By Dennis Walsh, Vice President & Director of Social Media
And the Award for Best Quarterly Earnings Results Conference Call goes to….
Giving awards to recognize production of an earnings call may be a little premature, but several companies are spicing up what is generally considered an uneventful quarterly ritual by the investment community. It is encouraging to see companies embracing the use of new technologies and social media for investor relations. Before you follow their lead, we can’t forget what is truly important to our key stakeholders about the process: transparency and access to management.
So what is all the fuss about?
Yahoo! introduced a new high-quality streaming video webcast format. CEO Marissa Mayer and CFO Ken Goldman appeared on a set that had an evening news broadcast feel as they delivered the typical prepared remarks. Analysts called in to ask questions just as they had done for the audio-only webcasts. The company also live-tweeted key messages from the call on its corporate news Twitter account.
Zillow made headlines last quarter when it was the first company to take questions submitted live via Twitter and Facebook during the Q&A session of its earnings call. In addition to several questions from individuals, two sell-side analysts submitted questions that were answered by CEO Spencer Rascoff. Zillow also shared infographics with metrics that illustrated their recent growth on Twitter and Facebook to tell a visual story.
Netflix really shook things up when they announced that not only were they going to be live-streaming video, but they replaced the traditional Q&A session with a moderated session. In addition to a member of the financial press, one of the moderators was a covering sell-side analyst. This created some controversy since moderators fielded the questions in advance – not live like Zillow – by email and Twitter for Netflix CEO Reed Hastings and CFO David Wells. Netflix is covered by more than 30 analysts and it is unlikely that those analysts would submit questions in advance to a competitor. Despite that concern, a lot of questions were asked and covered a wide range of topics. Questions were not attributed to anyone since they received many for similar topics. By doing this, any visible Wall Street presence was essentially eliminated from the call. The video quality was low-budget as all participants used laptop cameras.
Management at public companies have long been criticized for regurgitating the same messages on earnings calls that were already provided in a news release. Investors truly value the opportunity to ask questions of management about the results – more so than listening to the prepared remarks – so think twice before reducing that access. If you are going to adjust your quarterly earnings process, your objective should be to use new methods to enhance the understanding of your strategy and financial results, while maintaining an acceptable level of investor access to management. Investors will view video and social media as unnecessary distractions unless you demonstrate that they are adding insight into the quarterly earnings process.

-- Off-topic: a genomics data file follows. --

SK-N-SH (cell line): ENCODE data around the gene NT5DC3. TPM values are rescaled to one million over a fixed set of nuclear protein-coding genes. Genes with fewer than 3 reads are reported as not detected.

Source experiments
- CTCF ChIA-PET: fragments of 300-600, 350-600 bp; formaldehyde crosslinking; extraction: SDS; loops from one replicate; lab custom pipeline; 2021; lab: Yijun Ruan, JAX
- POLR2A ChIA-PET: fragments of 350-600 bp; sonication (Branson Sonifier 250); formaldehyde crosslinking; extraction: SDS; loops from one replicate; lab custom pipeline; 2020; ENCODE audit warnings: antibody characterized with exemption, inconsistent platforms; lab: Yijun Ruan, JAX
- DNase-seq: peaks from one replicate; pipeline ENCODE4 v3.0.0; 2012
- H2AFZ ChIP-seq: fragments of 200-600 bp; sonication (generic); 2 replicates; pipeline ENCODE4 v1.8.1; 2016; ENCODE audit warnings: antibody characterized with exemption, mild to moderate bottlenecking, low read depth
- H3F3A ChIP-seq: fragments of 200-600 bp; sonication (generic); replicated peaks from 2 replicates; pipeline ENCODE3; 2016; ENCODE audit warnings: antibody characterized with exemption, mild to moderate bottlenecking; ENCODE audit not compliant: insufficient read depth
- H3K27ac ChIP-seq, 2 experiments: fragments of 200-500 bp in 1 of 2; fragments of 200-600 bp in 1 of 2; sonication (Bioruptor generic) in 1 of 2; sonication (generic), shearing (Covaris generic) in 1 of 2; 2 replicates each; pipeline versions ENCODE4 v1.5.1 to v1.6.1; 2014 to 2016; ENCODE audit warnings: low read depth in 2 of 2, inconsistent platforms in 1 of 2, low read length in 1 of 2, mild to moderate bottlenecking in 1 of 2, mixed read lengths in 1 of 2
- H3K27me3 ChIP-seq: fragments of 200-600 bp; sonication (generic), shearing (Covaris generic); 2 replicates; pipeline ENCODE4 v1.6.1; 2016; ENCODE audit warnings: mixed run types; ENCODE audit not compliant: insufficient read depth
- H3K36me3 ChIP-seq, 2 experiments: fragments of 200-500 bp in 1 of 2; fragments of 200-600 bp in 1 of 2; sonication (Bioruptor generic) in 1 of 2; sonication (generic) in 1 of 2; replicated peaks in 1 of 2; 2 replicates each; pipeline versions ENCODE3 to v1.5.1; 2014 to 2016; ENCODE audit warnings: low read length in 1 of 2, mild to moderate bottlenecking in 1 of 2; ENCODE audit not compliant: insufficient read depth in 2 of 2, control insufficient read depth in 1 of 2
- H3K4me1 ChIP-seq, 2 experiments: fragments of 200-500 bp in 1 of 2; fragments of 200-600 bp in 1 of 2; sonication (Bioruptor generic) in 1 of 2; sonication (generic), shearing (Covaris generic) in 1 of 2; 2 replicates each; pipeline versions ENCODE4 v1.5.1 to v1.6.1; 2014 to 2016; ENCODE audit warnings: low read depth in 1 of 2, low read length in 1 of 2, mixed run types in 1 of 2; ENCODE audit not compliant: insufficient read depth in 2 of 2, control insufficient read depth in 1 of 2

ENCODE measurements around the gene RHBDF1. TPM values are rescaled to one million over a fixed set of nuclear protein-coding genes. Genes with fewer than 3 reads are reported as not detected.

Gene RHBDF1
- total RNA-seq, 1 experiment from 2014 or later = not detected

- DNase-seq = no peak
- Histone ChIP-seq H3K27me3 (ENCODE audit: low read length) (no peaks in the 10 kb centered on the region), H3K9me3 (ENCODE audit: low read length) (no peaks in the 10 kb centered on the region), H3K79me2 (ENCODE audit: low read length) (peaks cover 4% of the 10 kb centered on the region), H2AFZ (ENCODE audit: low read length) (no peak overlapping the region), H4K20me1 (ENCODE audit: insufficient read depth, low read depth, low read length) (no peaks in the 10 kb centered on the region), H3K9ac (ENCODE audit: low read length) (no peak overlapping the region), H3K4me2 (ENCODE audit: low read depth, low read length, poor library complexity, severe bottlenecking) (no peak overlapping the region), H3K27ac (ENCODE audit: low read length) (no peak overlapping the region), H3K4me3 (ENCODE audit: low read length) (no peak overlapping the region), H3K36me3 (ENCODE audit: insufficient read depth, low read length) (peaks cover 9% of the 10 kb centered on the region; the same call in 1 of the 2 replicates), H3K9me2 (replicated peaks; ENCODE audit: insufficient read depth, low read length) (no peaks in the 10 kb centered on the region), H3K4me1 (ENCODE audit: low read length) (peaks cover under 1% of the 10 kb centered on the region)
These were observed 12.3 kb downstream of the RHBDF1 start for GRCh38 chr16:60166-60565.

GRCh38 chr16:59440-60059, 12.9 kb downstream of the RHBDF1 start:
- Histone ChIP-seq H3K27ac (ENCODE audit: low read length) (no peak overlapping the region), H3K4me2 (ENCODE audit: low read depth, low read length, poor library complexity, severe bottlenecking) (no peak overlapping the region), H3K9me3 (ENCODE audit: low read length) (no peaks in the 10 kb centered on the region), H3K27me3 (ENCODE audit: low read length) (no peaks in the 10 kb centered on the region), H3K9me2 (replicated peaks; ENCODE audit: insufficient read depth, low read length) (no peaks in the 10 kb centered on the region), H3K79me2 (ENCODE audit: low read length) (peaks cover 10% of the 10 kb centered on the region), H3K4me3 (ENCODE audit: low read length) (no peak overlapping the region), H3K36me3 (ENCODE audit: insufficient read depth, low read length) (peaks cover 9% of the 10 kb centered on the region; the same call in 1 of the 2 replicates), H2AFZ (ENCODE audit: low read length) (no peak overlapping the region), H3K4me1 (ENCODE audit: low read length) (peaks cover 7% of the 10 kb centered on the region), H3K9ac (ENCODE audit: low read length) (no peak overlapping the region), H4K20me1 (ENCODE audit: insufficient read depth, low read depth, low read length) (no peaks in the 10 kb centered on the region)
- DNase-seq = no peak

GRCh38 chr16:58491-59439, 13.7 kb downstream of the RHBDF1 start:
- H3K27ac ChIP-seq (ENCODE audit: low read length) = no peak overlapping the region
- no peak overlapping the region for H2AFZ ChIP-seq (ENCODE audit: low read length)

When determining how to enrich your quarterly earnings process, you should consider taking these steps.
- Survey Key Stakeholders – Investors and analysts are not shy about letting you know what they want from your calls. Conduct a feedback survey with key investors and analysts that typically participate on your earnings calls. Questions in the survey can focus on execution of the investor relations program, including the quarterly earnings process. Ask them to rate the process and provide suggestions for improvement. You are likely to see common responses among your investor audience, including requests to share new metrics or a desire for additional access to management. Use the findings to determine how you can improve your quarterly communications.
- Presentation Training for Management – Being on camera isn’t for everyone. I wouldn’t be surprised to see some CEOs become Internet sensations in the near future because of video earnings calls – more likely for doing something embarrassing than to admire their exceptional delivery. Also, adding video creates the risk that investors will analyze management’s body language. Working with an executive coach will help management get comfortable in front of the camera, deliver the messages effectively and avoid any on-camera gaffes.
- Establish a Social Media Presence – On Twitter, Netflix has nearly 400K followers, Zillow more than 100K, and Yahoo! about 23K (on its corporate news account). While your company may never reach a social media following of that size, you should have an established presence on social channels in order to add value to your earnings process. Get started by securing your corporate name on appropriate social media channels like Twitter, StockTwits and Facebook, etc. Build a following by sharing useful content and let investors know which social media platforms you are using through your news releases and conference calls.
Ultimately, using new technology to supplement the earnings call and to make it more interesting should be encouraged. When doing so, ensure that the changes you make improve access for investors and create greater transparency.
Dennis Walsh is Vice President & Director of Social Media at Sharon Merrill. He counsels clients on a broad array of investor relations and corporate communications issues such as market research, competitive intelligence, earnings announcements, investor targeting, roadshow planning and social media. Dennis oversees Sharon Merrill’s Socialize IR consulting service, which is designed for public companies that recognize the benefits of incorporating social media into their shareholder engagement program.
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